• pj says:

    “My posting rate is targeted at three times per week.”

    I just hope that this resolution be the one that you are not able to stick to.
    3 postings are way too low David. 1 a day looks better. Hope you dont mind me writing all that.
    Anyways, grateful for whatever you can post. It has always been a great experience.


  • Michael S says:

    I feel your pain on the work/life balance – I’m much newer to the blogosphere than you, but I struggle with this daily. Just want to say thanks for all of your hard work. Even though you and I come from very different investing worlds, I always enjoy your thoughts and insights (one of only a few “fundamental-types” that I would honestly say that about). Thanks for anything and enjoy the more reasonable pace! michael

  • IF says:

    While I don’t share your values at all (religion, politics), I very much appreciate your thoughts as honest and independent. It became clear to me that you are setting yourself high hurdles. Please stick to them, even if it means only one post a week. I am sure that post would be great! (And it would be sad to see you burn out trying to be creative too often.)

  • Scott M says:


    This sad news is not wholly unexpected, but life is all about priorities and balance. Godspeed. I will look forward to reading you on a reduced schedule. (And please, don’t be too shy about publishing links. It’s one of the distinct strengths to the blogosphere, as someone uncovers real insight and is able to propogate it.)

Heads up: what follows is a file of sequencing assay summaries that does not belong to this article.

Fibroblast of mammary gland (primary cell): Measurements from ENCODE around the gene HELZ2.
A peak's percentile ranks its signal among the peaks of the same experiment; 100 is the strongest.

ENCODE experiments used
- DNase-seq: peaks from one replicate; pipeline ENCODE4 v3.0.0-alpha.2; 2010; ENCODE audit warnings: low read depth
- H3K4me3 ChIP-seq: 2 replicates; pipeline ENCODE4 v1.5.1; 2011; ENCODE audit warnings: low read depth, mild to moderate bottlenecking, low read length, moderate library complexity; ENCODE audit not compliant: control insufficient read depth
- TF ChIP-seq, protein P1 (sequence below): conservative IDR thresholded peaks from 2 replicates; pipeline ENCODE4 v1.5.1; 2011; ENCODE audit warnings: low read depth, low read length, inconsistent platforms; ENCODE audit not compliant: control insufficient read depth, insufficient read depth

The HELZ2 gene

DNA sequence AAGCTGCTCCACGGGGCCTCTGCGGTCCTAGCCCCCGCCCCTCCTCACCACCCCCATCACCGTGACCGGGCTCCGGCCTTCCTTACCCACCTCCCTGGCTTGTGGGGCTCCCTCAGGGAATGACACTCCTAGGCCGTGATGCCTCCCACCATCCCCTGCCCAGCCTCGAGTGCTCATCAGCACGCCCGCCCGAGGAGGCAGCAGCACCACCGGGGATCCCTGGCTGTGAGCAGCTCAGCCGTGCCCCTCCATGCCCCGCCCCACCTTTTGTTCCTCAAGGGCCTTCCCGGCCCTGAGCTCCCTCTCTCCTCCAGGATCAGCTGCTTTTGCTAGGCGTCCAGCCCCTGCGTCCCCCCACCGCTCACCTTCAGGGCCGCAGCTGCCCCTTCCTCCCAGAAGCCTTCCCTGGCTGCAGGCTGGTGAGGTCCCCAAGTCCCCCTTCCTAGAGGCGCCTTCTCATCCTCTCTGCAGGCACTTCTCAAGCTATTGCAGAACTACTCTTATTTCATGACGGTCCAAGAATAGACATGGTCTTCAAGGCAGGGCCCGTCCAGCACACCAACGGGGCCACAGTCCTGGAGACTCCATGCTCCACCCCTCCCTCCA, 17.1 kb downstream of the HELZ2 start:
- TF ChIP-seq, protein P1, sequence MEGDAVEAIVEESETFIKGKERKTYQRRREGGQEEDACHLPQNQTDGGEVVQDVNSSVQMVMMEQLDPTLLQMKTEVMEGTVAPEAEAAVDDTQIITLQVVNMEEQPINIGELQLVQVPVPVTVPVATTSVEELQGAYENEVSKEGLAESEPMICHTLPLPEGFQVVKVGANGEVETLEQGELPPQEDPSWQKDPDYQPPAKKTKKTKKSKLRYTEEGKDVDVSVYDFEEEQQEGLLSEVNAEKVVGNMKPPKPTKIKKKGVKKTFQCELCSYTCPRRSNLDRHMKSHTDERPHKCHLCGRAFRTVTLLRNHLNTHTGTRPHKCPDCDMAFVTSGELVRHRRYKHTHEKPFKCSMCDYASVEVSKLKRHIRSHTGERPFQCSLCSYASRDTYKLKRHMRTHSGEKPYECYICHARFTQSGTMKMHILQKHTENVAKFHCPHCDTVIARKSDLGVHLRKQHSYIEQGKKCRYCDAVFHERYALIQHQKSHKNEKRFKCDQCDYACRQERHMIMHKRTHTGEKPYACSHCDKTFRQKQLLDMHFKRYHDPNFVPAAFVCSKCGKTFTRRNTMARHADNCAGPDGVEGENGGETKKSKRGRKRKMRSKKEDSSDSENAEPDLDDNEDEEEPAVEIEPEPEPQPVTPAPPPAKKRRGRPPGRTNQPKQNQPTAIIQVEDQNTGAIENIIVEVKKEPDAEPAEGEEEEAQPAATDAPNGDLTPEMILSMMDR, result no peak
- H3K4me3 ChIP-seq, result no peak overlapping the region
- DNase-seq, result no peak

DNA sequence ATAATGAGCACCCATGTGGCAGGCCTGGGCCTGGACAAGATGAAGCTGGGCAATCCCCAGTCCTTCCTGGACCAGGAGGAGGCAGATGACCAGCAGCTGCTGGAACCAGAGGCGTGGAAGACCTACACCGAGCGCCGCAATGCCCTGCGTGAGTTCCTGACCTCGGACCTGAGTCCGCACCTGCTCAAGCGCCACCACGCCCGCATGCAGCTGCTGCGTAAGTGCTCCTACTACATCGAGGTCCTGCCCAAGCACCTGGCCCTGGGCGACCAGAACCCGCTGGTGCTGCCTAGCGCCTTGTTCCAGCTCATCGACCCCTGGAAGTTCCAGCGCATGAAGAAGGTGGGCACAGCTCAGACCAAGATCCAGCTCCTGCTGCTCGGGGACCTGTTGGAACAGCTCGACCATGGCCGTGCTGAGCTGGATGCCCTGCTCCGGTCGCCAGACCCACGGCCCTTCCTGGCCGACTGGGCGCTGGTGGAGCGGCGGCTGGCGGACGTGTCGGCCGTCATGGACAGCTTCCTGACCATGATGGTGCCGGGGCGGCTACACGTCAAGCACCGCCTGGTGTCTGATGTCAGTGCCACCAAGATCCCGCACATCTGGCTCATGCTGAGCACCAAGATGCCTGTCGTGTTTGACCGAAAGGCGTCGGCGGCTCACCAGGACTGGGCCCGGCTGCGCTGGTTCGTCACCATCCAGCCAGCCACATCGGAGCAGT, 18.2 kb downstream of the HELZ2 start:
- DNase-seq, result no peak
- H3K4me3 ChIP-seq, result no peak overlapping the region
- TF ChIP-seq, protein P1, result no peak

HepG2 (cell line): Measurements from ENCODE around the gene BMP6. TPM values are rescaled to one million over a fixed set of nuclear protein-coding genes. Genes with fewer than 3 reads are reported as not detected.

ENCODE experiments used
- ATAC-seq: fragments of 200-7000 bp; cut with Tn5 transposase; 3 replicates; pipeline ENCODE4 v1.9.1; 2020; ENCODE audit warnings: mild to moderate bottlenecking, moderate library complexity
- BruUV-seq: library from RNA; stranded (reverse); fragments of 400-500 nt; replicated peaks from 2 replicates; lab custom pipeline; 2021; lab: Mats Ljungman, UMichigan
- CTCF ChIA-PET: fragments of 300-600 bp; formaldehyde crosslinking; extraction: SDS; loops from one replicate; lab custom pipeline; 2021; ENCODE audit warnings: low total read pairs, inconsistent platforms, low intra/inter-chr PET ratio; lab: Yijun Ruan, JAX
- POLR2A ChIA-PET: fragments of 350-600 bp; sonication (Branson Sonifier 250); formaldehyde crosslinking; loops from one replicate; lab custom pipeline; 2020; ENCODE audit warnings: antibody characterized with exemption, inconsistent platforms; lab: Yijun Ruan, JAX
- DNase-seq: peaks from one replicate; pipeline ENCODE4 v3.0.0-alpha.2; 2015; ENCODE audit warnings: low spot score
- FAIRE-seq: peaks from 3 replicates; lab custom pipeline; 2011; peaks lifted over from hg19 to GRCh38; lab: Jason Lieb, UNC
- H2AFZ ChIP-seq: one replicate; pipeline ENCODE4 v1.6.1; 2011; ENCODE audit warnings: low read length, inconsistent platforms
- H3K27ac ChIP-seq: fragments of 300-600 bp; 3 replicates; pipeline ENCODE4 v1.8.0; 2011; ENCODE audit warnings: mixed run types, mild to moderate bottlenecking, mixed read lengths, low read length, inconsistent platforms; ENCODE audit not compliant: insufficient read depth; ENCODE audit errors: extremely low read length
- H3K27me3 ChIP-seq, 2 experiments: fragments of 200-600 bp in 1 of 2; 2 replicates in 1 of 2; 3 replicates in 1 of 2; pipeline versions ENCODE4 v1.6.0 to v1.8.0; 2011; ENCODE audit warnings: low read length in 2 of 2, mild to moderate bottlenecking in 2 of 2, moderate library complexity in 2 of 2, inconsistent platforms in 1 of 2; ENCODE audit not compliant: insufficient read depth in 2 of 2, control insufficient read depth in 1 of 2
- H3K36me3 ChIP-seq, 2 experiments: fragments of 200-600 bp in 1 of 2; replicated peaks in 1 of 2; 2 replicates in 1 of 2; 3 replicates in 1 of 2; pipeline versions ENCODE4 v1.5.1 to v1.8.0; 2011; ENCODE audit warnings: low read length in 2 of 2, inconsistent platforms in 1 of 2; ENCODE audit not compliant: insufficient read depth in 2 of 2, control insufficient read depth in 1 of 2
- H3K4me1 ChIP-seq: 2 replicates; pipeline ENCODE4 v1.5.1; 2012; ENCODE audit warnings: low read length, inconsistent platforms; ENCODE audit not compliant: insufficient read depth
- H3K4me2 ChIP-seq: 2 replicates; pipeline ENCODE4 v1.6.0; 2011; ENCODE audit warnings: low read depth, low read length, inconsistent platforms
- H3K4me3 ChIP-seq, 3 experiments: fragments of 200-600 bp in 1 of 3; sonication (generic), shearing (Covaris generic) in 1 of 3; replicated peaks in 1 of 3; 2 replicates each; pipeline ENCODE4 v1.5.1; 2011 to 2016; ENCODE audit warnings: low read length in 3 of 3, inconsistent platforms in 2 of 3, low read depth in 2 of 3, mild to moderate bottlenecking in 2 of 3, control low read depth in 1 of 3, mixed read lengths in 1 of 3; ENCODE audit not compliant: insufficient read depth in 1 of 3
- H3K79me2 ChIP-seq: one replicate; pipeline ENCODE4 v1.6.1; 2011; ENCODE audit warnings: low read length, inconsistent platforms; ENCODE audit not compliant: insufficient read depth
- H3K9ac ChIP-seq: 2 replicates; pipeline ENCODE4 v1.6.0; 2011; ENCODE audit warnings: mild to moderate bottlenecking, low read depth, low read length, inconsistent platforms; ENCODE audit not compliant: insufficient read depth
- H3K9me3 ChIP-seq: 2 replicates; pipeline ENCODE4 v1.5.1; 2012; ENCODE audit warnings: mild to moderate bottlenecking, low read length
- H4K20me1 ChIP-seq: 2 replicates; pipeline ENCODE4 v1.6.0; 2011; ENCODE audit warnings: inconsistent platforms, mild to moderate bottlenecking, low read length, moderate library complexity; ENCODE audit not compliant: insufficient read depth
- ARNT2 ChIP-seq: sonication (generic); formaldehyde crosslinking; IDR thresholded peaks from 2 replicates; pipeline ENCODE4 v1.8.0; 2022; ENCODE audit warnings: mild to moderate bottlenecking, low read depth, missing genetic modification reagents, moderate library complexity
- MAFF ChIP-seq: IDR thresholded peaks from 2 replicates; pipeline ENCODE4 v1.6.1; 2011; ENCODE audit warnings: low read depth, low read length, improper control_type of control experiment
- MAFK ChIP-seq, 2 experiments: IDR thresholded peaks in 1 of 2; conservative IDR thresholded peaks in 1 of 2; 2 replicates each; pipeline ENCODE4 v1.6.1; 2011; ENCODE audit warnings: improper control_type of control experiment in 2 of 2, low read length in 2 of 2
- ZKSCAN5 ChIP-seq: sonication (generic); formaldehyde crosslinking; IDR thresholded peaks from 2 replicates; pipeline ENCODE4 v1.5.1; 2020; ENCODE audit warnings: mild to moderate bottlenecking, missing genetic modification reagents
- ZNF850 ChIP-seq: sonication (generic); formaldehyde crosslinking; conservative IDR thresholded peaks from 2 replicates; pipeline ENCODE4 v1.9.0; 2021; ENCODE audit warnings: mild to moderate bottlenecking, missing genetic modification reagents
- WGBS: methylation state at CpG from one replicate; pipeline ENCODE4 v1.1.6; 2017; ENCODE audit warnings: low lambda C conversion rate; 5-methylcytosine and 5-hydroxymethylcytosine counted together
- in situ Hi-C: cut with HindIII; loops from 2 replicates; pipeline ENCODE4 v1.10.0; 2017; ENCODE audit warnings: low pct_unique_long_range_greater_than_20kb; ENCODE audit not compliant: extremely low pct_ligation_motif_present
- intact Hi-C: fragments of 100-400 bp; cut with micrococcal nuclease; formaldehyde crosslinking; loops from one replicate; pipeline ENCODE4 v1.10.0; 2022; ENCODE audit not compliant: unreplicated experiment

• jck says:

    Sad news indeed, but looking forward to your posts as always.

  • Steven Milos says:

    Congratulations David – it’s been an education and a pleasure reading the blog for two years. I look forward to reading it in the next year, at whatever pace.


  • Jay Weinstein says:

    I agree with the above–I am a very harsh critic and your writing has been very valuable to me.

    Might I suggest once a work day? That is only 5 days a week less holidays.

    In the blogosphere, you do run the risk of becoming irrelevant if you don’t write enough.

    But you do what you have to do—we are grateful for what you have offered.

  • KevinMorrow says:

    When I read the title, my first thought was that you were shutting down. Glad that’s not the case. I wholly respect your commitment to Jesus, family and work. I’m appreciative that you take the time to share your wisdom. It helps to ground me in my view of the markets.

  • Keith B says:

    I like the once a day idea too. You have done a great job in discussing some of the financial/economic issues. It would be great to see you comment at least daily. In any case I will pray for you and your commitments (I know how involved life can be between work, family and congregational life). Thanks for your insightful analysis and God bless.

    Keith B

  • Rich says:


    I didn’t realize your publishing schedule was so ambitious. It seemed to me you were aiming for (and hitting) the once-a-day target.